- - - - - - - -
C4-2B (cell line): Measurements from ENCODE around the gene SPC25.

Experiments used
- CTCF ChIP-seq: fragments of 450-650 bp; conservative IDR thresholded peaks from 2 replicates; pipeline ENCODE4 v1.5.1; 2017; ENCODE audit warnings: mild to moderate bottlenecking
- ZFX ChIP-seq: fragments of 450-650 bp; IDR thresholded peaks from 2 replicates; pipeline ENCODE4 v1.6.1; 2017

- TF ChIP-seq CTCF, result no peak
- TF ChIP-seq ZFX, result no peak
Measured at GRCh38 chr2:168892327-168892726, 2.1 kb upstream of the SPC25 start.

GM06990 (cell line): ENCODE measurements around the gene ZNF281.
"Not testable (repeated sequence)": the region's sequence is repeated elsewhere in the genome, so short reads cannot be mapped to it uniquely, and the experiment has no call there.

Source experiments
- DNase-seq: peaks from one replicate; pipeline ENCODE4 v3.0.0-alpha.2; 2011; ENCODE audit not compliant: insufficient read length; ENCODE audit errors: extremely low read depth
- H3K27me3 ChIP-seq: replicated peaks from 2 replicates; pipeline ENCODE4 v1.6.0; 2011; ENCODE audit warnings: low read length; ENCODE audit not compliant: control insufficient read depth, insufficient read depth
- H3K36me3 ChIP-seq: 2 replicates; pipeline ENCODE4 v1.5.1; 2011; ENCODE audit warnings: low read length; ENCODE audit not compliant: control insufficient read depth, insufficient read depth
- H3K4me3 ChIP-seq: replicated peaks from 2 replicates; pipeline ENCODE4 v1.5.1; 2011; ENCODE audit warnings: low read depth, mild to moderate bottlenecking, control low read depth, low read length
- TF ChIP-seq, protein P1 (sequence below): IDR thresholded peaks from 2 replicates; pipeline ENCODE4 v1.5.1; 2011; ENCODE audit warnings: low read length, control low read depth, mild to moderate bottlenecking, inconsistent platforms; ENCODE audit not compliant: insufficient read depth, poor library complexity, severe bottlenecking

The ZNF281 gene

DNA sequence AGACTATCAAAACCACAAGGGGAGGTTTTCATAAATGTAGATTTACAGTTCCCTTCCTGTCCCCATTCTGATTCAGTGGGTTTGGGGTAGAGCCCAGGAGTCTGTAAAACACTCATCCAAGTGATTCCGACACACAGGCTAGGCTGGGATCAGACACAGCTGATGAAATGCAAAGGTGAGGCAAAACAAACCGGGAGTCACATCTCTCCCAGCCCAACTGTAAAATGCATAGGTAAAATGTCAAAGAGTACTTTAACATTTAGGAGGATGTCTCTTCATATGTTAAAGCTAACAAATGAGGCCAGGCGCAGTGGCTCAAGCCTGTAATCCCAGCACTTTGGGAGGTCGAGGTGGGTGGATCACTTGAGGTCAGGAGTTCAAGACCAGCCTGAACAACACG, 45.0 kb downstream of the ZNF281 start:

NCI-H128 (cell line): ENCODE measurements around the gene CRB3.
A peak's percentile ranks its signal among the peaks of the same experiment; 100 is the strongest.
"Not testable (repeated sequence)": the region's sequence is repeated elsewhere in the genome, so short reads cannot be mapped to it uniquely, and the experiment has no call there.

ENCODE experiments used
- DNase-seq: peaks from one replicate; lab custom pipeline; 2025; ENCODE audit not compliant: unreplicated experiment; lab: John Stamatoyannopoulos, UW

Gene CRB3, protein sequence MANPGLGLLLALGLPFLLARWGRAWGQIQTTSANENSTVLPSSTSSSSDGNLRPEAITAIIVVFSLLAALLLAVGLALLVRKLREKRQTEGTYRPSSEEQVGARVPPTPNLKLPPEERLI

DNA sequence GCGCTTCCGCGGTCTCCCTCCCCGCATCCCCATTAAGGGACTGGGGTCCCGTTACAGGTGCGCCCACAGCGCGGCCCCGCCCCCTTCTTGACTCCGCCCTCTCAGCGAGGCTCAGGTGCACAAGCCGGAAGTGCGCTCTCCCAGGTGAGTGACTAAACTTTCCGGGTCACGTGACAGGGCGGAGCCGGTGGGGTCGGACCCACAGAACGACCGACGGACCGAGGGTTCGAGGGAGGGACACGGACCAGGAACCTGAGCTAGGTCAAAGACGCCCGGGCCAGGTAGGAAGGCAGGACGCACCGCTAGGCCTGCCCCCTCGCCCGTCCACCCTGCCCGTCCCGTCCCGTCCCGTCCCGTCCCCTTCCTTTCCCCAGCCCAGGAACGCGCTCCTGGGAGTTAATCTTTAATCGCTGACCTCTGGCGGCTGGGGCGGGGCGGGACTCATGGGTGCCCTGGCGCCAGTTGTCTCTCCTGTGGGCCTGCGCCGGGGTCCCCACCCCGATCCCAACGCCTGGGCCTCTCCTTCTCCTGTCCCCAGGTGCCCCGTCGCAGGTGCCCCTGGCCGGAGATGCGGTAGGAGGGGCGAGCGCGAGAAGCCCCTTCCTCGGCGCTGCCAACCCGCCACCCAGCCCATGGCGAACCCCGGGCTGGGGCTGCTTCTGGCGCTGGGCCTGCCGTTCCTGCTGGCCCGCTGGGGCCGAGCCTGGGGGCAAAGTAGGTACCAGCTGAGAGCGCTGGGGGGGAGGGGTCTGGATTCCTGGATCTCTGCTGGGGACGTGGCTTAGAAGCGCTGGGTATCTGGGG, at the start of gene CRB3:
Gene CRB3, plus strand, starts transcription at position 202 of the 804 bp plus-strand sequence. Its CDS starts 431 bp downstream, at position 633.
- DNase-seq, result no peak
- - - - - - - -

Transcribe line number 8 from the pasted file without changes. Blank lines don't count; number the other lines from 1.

GM06990 (cell line): ENCODE measurements around the gene ZNF281.